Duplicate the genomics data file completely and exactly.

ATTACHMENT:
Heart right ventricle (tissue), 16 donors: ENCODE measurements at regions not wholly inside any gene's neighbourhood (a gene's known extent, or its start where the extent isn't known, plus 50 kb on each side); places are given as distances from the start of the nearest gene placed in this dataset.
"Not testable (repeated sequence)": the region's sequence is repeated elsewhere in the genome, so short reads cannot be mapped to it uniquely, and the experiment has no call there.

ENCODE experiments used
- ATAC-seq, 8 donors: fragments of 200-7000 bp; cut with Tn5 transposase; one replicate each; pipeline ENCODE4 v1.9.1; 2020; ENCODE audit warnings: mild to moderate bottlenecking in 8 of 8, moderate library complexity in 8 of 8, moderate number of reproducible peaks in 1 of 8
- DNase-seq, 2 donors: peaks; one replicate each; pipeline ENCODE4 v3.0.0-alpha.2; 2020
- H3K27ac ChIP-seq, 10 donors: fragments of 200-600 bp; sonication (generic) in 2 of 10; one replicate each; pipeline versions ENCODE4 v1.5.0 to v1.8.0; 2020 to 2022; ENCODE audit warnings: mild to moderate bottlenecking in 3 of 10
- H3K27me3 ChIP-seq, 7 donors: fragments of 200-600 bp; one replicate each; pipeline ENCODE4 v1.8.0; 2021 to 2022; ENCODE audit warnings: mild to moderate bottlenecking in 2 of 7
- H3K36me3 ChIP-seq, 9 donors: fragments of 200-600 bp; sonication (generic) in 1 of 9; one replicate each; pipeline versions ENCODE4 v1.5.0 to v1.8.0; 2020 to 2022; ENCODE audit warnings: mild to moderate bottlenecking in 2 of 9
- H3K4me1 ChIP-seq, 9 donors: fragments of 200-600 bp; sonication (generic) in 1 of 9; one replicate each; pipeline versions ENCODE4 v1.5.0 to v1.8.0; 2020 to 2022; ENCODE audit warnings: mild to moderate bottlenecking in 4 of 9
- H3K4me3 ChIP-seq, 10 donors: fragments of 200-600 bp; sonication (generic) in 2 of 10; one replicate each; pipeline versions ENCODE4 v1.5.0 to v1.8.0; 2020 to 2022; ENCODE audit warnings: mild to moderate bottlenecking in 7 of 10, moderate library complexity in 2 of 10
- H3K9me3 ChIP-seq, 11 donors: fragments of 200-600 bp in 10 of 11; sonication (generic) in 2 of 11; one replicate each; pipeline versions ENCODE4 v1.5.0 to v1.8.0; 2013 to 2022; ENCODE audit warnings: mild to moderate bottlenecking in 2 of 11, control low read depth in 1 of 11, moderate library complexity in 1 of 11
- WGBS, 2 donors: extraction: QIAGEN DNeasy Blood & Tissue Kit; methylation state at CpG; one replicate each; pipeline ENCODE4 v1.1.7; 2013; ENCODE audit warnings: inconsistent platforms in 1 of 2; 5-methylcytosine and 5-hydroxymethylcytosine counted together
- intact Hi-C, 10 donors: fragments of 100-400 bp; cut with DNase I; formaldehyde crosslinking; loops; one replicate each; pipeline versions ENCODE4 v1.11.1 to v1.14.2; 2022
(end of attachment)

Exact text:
Heart right ventricle (tissue), 16 donors: ENCODE measurements at regions not wholly inside any gene's neighbourhood (a gene's known extent, or its start where the extent isn't known, plus 50 kb on each side); places are given as distances from the start of the nearest gene placed in this dataset.
"Not testable (repeated sequence)": the region's sequence is repeated elsewhere in the genome, so short reads cannot be mapped to it uniquely, and the experiment has no call there.

ENCODE experiments used
- ATAC-seq, 8 donors: fragments of 200-7000 bp; cut with Tn5 transposase; one replicate each; pipeline ENCODE4 v1.9.1; 2020; ENCODE audit warnings: mild to moderate bottlenecking in 8 of 8, moderate library complexity in 8 of 8, moderate number of reproducible peaks in 1 of 8
- DNase-seq, 2 donors: peaks; one replicate each; pipeline ENCODE4 v3.0.0-alpha.2; 2020
- H3K27ac ChIP-seq, 10 donors: fragments of 200-600 bp; sonication (generic) in 2 of 10; one replicate each; pipeline versions ENCODE4 v1.5.0 to v1.8.0; 2020 to 2022; ENCODE audit warnings: mild to moderate bottlenecking in 3 of 10
- H3K27me3 ChIP-seq, 7 donors: fragments of 200-600 bp; one replicate each; pipeline ENCODE4 v1.8.0; 2021 to 2022; ENCODE audit warnings: mild to moderate bottlenecking in 2 of 7
- H3K36me3 ChIP-seq, 9 donors: fragments of 200-600 bp; sonication (generic) in 1 of 9; one replicate each; pipeline versions ENCODE4 v1.5.0 to v1.8.0; 2020 to 2022; ENCODE audit warnings: mild to moderate bottlenecking in 2 of 9
- H3K4me1 ChIP-seq, 9 donors: fragments of 200-600 bp; sonication (generic) in 1 of 9; one replicate each; pipeline versions ENCODE4 v1.5.0 to v1.8.0; 2020 to 2022; ENCODE audit warnings: mild to moderate bottlenecking in 4 of 9
- H3K4me3 ChIP-seq, 10 donors: fragments of 200-600 bp; sonication (generic) in 2 of 10; one replicate each; pipeline versions ENCODE4 v1.5.0 to v1.8.0; 2020 to 2022; ENCODE audit warnings: mild to moderate bottlenecking in 7 of 10, moderate library complexity in 2 of 10
- H3K9me3 ChIP-seq, 11 donors: fragments of 200-600 bp in 10 of 11; sonication (generic) in 2 of 11; one replicate each; pipeline versions ENCODE4 v1.5.0 to v1.8.0; 2013 to 2022; ENCODE audit warnings: mild to moderate bottlenecking in 2 of 11, control low read depth in 1 of 11, moderate library complexity in 1 of 11
- WGBS, 2 donors: extraction: QIAGEN DNeasy Blood & Tissue Kit; methylation state at CpG; one replicate each; pipeline ENCODE4 v1.1.7; 2013; ENCODE audit warnings: inconsistent platforms in 1 of 2; 5-methylcytosine and 5-hydroxymethylcytosine counted together
- intact Hi-C, 10 donors: fragments of 100-400 bp; cut with DNase I; formaldehyde crosslinking; loops; one replicate each; pipeline versions ENCODE4 v1.11.1 to v1.14.2; 2022